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Dark Sky Films presents
"One of our guests is a werewolf, and I know it."
DVD ReviewThe Beast Must Die was the feature film debut for British television director Paul Annett, made for Hammer Studios competitor and arch rivals Amicus in 1974. This gimmicky werewolf melding of The Most Dangerous Game and just about any English murder mystery also utilizes something called a "werewolf break," in which the film stops dead with about ten minutes left and asks viewers to try and predict who the lycanthrope really is. It's a dopey premise, made all the more frustrating by the fact that guessing accurately is virtually impossible, and when revealed turns out to be fairly random.
Tom Newcliffe (Calvin Lockhart) plays a wealthy big game hunter who invites an odd lot of guests with questionable pasts to his palatial estate, with the secret knowledge that supposedly one of them is a werewolf. Newcliffe has a high-tech (for 1974) computer security system installed on his property, monitored by Circus of Horrors' Anton Diffring, who spends his time zooming in cameras and listening for trouble. The guests/suspects include an interesting cross-section, with horror icon Peter Cushing, Rocky Horror's Charles Gray, and Ganja & Hess actress Marlene Clark. Toss Michael Gambon, Tom Chadbon, and Ciara Madden on that pile, and there's an eclectic mixture of potentially colorful characters to mess around with.
The problem is that for all the characters bandied about, there never is really any genuine concern as to who the werewolf is, or who might die, for that matter. The closest we get to a likeable character is Cushing's Dr. Lundgren (in part because, well, he's Cushing), who rambles on at length about wolfsbane, pollen, and "the fatal hormone" that causes lycanthropy. Even a wonderfully campy Charles Gray only gets a few moments of salvageable screen time. There's a lot of filler here, with long, protracted chase sequences buoyed by a soundtrack crammed full of wah-wah guitars and heavy horns, often aping the feel of a 1970s porno instead of a horror film.
And as far as the werewolf is concerned, fans of the genre won't find any nifty transformations here, as the beast is played by an Alsatian Wolfhound—essentially, Annett is forced to use is an oversized dog as his main monster. Even during the big revelation, one minute it's a person with barely hairy hands, and a quick cutaway for a reaction later, it's a dog. I mean "wolf." It's a bit of a letdown. Though one particular scene shows some moody promise as the creature appears through a glass ceiling at night, it's a vibe that never comes close again.
Even with Cushing, Lockhart's extreme overacting, a mystery revelation that seems more random than precise, and some questionable special effects make this a very lopsided feature.
Rating for Style: C
Rating for Substance: C-
Image Transfer Review: Dark Sky has come through with a new 1.78:1 anamorphic widescreen transfer, besting the nonanamorphic Image version, but still plagued by many of the same flaws found there. Grain is moderately heavy, with colors appearing faded during some scenes and slightly too warm in others. Black levels are fair, though detail and clarity during the frequent night scenes are such that it's still pretty much a guessing game as to what's going on. Edges are very soft throughout, and it does appear that some minor cleanup has been done to take care of some of the more prominent specking.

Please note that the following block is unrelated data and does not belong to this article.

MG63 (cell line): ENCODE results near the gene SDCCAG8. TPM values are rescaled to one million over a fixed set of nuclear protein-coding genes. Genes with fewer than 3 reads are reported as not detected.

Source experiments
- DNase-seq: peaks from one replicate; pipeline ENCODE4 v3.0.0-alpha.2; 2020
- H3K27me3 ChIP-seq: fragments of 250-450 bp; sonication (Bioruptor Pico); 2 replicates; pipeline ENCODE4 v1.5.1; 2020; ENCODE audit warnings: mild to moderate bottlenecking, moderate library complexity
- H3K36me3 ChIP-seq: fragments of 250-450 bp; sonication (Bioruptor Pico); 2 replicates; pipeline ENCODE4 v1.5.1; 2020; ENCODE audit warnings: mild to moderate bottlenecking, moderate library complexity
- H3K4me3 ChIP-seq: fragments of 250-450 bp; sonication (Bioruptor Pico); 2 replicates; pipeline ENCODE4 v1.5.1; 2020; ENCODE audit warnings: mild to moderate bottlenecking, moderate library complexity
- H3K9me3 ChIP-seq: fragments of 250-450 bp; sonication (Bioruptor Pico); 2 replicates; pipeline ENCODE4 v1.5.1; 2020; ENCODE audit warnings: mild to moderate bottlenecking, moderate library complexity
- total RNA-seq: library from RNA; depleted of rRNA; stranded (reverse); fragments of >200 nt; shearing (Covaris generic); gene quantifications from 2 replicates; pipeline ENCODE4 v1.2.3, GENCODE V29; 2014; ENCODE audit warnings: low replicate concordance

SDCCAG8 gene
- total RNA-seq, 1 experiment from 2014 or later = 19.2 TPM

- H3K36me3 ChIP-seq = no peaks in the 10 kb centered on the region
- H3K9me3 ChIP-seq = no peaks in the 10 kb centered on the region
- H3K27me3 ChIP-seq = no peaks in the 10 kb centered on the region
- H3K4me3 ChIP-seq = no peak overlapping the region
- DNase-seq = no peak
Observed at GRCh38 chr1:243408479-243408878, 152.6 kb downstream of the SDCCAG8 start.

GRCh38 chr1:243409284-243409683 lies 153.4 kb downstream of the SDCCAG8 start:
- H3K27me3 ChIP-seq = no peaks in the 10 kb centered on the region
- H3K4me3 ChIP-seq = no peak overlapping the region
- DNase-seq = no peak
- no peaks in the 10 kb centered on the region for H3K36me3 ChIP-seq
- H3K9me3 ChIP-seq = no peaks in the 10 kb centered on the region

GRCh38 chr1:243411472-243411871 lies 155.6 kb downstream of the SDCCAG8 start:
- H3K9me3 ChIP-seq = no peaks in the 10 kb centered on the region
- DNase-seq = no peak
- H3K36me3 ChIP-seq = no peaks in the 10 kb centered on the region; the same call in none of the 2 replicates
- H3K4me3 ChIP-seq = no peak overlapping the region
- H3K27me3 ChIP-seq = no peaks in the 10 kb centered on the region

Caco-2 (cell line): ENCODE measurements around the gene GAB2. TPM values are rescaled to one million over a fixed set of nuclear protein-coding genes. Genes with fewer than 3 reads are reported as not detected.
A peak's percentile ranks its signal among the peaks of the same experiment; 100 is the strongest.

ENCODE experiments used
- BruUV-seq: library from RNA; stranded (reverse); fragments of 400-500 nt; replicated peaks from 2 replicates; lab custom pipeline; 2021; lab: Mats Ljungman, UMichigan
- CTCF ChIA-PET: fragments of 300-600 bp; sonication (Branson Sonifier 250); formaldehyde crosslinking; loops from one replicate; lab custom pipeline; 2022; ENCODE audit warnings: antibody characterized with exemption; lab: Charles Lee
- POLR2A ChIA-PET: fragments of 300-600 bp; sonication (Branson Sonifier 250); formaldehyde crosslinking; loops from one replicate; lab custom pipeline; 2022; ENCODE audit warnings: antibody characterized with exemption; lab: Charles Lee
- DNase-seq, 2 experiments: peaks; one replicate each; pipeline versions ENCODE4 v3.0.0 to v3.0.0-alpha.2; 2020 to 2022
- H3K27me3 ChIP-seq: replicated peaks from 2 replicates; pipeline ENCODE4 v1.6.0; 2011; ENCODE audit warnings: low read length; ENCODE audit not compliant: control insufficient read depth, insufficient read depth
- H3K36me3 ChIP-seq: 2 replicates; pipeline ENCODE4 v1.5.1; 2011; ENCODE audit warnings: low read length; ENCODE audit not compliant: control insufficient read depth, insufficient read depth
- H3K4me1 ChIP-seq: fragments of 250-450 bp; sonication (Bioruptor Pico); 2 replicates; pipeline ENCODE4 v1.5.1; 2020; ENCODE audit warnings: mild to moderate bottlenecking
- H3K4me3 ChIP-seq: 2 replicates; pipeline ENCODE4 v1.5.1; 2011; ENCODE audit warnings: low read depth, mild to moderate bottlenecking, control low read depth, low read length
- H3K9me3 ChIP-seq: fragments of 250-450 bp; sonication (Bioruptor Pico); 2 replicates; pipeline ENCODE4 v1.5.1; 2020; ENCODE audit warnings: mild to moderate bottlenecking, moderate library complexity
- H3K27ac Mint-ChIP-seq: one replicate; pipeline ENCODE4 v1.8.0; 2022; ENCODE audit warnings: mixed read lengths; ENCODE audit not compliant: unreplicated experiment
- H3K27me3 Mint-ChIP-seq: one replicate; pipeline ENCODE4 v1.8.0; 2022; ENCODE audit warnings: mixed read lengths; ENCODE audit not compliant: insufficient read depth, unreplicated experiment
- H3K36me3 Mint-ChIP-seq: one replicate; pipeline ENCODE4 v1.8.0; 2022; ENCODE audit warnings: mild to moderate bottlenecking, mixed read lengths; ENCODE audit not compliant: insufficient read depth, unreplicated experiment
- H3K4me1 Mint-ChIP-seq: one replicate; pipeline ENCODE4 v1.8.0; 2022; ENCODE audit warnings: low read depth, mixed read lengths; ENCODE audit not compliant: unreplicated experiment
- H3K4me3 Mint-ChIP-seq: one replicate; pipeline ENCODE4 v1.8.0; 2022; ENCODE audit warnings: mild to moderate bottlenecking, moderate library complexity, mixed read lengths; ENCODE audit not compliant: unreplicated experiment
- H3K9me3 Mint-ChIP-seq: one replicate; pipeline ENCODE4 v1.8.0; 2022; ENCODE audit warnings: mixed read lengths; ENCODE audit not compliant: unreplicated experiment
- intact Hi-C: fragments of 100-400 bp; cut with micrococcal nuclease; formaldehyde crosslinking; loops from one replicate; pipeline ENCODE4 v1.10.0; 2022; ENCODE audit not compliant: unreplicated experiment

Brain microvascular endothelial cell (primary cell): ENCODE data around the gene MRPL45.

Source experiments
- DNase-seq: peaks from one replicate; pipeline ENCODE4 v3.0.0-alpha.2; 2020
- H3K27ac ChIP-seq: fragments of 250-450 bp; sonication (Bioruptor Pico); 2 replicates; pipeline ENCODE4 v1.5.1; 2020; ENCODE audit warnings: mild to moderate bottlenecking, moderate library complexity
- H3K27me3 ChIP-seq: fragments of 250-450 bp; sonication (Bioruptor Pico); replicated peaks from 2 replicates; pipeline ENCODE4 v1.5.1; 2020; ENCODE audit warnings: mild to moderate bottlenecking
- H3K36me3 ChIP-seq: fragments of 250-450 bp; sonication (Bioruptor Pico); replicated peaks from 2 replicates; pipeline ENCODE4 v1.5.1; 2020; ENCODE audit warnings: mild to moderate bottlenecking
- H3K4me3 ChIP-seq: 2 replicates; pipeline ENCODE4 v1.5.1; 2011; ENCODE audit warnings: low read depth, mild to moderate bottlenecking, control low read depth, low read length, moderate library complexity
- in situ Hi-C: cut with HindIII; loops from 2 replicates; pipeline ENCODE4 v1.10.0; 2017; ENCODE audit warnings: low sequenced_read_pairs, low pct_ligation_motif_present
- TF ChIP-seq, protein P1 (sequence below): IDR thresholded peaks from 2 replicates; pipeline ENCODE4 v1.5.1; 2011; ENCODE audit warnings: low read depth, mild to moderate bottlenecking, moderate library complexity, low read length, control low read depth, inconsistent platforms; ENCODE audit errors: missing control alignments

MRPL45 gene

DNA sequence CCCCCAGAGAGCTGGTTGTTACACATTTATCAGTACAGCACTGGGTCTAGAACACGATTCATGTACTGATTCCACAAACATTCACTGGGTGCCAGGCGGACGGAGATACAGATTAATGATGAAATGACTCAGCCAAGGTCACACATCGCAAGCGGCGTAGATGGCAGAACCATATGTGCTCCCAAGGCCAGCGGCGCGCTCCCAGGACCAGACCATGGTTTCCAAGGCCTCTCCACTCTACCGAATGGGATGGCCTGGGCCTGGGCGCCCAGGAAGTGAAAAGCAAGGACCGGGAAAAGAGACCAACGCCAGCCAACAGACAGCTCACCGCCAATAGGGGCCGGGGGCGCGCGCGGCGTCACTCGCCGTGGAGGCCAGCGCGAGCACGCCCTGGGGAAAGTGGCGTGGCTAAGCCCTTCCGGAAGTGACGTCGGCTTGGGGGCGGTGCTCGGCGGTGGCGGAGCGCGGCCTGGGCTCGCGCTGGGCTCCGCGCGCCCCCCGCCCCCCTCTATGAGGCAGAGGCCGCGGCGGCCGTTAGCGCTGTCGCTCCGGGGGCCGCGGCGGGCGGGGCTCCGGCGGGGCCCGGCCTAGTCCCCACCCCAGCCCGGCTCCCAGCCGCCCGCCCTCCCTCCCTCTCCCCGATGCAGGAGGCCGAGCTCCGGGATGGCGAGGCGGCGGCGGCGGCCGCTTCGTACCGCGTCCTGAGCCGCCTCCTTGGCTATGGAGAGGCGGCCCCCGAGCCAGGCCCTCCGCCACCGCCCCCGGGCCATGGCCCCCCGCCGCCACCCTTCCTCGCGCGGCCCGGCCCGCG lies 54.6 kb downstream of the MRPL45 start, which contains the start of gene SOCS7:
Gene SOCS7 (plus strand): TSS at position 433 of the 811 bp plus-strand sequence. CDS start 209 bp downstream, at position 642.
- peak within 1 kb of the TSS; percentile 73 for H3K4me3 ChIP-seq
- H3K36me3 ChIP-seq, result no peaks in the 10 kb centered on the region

Image Transfer Grade: C+
Audio Transfer Review: No major complaints with the Dolby Digital 2.0 mono track. It's a step or two up from the Image track, with generally clearer voice quality, though still marred by an unavoidable flatness. The very dated soundtrack, with all of its wah-wah guitar and blaring horns, is shrill and slightly louder than it needs to be.
Audio Transfer Grade: B-
Disc ExtrasFull Motion menu with music
Scene Access with 16 cues and remote access
Subtitles/Captions in English with remote access
1 Original Trailer(s)
2 Other Trailer(s) featuring And Now The Screaming Starts!, Asylum
1 Feature/Episode commentary by Paul Annett
Extras Review: As far as extras are concerned, it's a big improvement over the barren Image release from 2001, though I still prefer the cover art found there. The Peter Cushing-centric artwork used here by Dark Sky is a tad misleading, and doesn't really reflect the tone of the film at all.
There is, however, a new commentary track from director Paul Annett. Annett has detailed recollections of shooting at Shepperton Studios and talks at length about editing, lighting, and his disapproval of the goofy "werewolf break." To a lesser extent, some of the same ground is covered in Directing The Beast (12m:57s), an interview with director Annett that also addresses his take on Amicus history. Hardly a great film, but both of Annett's talkative history lessons will probably appeal to Amicus buffs.
An insert contains some background info on the film, along with Memories of Peter Cushing, written by director Paul Annett in 2003. Also included is a photo gallery 24 promotional stills as well as trailers for Dark Sky's Amicus Collection. The disc is cut into 16 chapters, with optional English subtitles.
Extras Grade: A-
Final CommentsAnother entry in Dark Sky's Amicus Collection, this forgettable 1974 werewolf/detective story has as a saving grace the presence of Peter Cushing as an expert on lycanthropy, but that's really about it. There's a suitable "who's the werewolf?" element for about two-thirds of the film, but the eventual resolution is both anticlimactic and uneventful.
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